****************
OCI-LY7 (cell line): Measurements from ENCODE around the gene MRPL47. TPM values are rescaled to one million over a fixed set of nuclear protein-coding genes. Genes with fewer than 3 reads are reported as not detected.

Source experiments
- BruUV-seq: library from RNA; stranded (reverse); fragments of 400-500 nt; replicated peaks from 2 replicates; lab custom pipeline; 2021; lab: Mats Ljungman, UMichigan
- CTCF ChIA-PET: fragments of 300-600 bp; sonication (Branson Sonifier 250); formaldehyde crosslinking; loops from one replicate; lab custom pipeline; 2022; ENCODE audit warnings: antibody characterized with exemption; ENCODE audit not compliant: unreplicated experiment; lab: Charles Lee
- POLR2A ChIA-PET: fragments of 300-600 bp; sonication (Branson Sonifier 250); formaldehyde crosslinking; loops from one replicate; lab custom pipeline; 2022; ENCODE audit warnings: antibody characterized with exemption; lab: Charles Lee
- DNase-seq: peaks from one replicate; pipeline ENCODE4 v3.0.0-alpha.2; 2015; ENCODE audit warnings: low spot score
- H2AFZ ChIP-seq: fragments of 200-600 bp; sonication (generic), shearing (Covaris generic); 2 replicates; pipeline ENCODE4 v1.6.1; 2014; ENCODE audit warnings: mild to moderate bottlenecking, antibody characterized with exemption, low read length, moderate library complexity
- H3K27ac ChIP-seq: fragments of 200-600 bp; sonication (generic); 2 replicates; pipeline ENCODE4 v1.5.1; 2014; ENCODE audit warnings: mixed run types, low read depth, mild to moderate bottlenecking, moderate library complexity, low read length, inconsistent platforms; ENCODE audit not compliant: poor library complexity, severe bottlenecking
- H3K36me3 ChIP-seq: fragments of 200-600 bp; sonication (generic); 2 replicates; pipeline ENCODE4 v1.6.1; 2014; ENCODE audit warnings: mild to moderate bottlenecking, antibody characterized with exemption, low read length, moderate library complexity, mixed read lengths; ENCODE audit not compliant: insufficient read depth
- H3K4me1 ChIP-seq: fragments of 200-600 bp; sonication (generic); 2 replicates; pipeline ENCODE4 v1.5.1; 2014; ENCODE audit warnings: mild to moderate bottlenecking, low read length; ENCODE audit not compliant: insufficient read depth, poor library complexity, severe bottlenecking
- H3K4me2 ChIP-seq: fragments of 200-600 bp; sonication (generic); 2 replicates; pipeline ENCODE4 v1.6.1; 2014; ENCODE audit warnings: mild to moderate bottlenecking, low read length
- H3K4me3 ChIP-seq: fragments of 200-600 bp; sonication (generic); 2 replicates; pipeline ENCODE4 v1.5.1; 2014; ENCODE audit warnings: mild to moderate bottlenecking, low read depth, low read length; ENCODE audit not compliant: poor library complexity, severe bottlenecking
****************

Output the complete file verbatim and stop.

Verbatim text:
OCI-LY7 (cell line): Measurements from ENCODE around the gene MRPL47. TPM values are rescaled to one million over a fixed set of nuclear protein-coding genes. Genes with fewer than 3 reads are reported as not detected.

Source experiments
- BruUV-seq: library from RNA; stranded (reverse); fragments of 400-500 nt; replicated peaks from 2 replicates; lab custom pipeline; 2021; lab: Mats Ljungman, UMichigan
- CTCF ChIA-PET: fragments of 300-600 bp; sonication (Branson Sonifier 250); formaldehyde crosslinking; loops from one replicate; lab custom pipeline; 2022; ENCODE audit warnings: antibody characterized with exemption; ENCODE audit not compliant: unreplicated experiment; lab: Charles Lee
- POLR2A ChIA-PET: fragments of 300-600 bp; sonication (Branson Sonifier 250); formaldehyde crosslinking; loops from one replicate; lab custom pipeline; 2022; ENCODE audit warnings: antibody characterized with exemption; lab: Charles Lee
- DNase-seq: peaks from one replicate; pipeline ENCODE4 v3.0.0-alpha.2; 2015; ENCODE audit warnings: low spot score
- H2AFZ ChIP-seq: fragments of 200-600 bp; sonication (generic), shearing (Covaris generic); 2 replicates; pipeline ENCODE4 v1.6.1; 2014; ENCODE audit warnings: mild to moderate bottlenecking, antibody characterized with exemption, low read length, moderate library complexity
- H3K27ac ChIP-seq: fragments of 200-600 bp; sonication (generic); 2 replicates; pipeline ENCODE4 v1.5.1; 2014; ENCODE audit warnings: mixed run types, low read depth, mild to moderate bottlenecking, moderate library complexity, low read length, inconsistent platforms; ENCODE audit not compliant: poor library complexity, severe bottlenecking
- H3K36me3 ChIP-seq: fragments of 200-600 bp; sonication (generic); 2 replicates; pipeline ENCODE4 v1.6.1; 2014; ENCODE audit warnings: mild to moderate bottlenecking, antibody characterized with exemption, low read length, moderate library complexity, mixed read lengths; ENCODE audit not compliant: insufficient read depth
- H3K4me1 ChIP-seq: fragments of 200-600 bp; sonication (generic); 2 replicates; pipeline ENCODE4 v1.5.1; 2014; ENCODE audit warnings: mild to moderate bottlenecking, low read length; ENCODE audit not compliant: insufficient read depth, poor library complexity, severe bottlenecking
- H3K4me2 ChIP-seq: fragments of 200-600 bp; sonication (generic); 2 replicates; pipeline ENCODE4 v1.6.1; 2014; ENCODE audit warnings: mild to moderate bottlenecking, low read length
- H3K4me3 ChIP-seq: fragments of 200-600 bp; sonication (generic); 2 replicates; pipeline ENCODE4 v1.5.1; 2014; ENCODE audit warnings: mild to moderate bottlenecking, low read depth, low read length; ENCODE audit not compliant: poor library complexity, severe bottlenecking